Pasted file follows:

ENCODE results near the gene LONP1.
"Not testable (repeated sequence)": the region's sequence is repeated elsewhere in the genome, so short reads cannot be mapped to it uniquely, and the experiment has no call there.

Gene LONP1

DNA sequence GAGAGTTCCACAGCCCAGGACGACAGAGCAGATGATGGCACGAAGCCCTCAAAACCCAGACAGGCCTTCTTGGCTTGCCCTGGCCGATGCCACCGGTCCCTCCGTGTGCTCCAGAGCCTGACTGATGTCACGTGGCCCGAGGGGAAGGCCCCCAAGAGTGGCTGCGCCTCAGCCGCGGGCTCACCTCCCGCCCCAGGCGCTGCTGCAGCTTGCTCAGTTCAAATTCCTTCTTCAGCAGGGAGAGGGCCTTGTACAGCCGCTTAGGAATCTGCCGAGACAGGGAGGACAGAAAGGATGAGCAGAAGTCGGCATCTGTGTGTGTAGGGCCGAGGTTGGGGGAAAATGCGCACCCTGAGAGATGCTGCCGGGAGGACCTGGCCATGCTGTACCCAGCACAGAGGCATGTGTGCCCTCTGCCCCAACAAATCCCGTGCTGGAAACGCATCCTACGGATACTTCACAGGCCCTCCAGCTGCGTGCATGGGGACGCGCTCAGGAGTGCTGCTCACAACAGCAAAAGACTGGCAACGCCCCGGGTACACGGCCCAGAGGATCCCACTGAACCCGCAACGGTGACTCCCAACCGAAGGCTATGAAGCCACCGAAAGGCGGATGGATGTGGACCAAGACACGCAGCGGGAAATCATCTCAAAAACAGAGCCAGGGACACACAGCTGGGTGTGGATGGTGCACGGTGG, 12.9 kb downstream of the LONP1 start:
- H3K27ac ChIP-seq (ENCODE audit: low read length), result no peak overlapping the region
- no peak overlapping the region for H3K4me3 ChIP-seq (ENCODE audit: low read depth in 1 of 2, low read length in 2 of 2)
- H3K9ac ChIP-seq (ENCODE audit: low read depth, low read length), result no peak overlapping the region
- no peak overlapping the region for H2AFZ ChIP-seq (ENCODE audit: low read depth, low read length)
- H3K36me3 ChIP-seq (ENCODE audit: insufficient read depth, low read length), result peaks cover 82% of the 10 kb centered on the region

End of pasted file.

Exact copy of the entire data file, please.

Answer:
ENCODE results near the gene LONP1.
"Not testable (repeated sequence)": the region's sequence is repeated elsewhere in the genome, so short reads cannot be mapped to it uniquely, and the experiment has no call there.

Gene LONP1

DNA sequence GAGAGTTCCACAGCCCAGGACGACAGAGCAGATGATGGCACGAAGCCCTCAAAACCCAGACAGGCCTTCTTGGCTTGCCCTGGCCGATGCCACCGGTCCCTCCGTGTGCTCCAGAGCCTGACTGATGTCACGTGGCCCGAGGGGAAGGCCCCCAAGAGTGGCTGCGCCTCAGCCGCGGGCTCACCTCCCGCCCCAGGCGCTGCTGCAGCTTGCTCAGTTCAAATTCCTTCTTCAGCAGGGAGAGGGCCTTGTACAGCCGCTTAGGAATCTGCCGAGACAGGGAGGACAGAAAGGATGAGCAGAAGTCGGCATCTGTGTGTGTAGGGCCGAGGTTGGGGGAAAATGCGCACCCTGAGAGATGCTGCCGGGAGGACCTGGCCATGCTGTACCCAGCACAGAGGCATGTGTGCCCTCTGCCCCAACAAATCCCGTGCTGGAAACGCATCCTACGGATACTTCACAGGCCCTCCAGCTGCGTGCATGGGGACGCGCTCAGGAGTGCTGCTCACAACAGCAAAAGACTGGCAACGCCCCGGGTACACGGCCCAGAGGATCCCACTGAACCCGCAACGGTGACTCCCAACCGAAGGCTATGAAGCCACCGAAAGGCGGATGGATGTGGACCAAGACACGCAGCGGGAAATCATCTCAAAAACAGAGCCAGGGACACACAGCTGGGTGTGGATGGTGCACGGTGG, 12.9 kb downstream of the LONP1 start:
- H3K27ac ChIP-seq (ENCODE audit: low read length), result no peak overlapping the region
- no peak overlapping the region for H3K4me3 ChIP-seq (ENCODE audit: low read depth in 1 of 2, low read length in 2 of 2)
- H3K9ac ChIP-seq (ENCODE audit: low read depth, low read length), result no peak overlapping the region
- no peak overlapping the region for H2AFZ ChIP-seq (ENCODE audit: low read depth, low read length)
- H3K36me3 ChIP-seq (ENCODE audit: insufficient read depth, low read length), result peaks cover 82% of the 10 kb centered on the region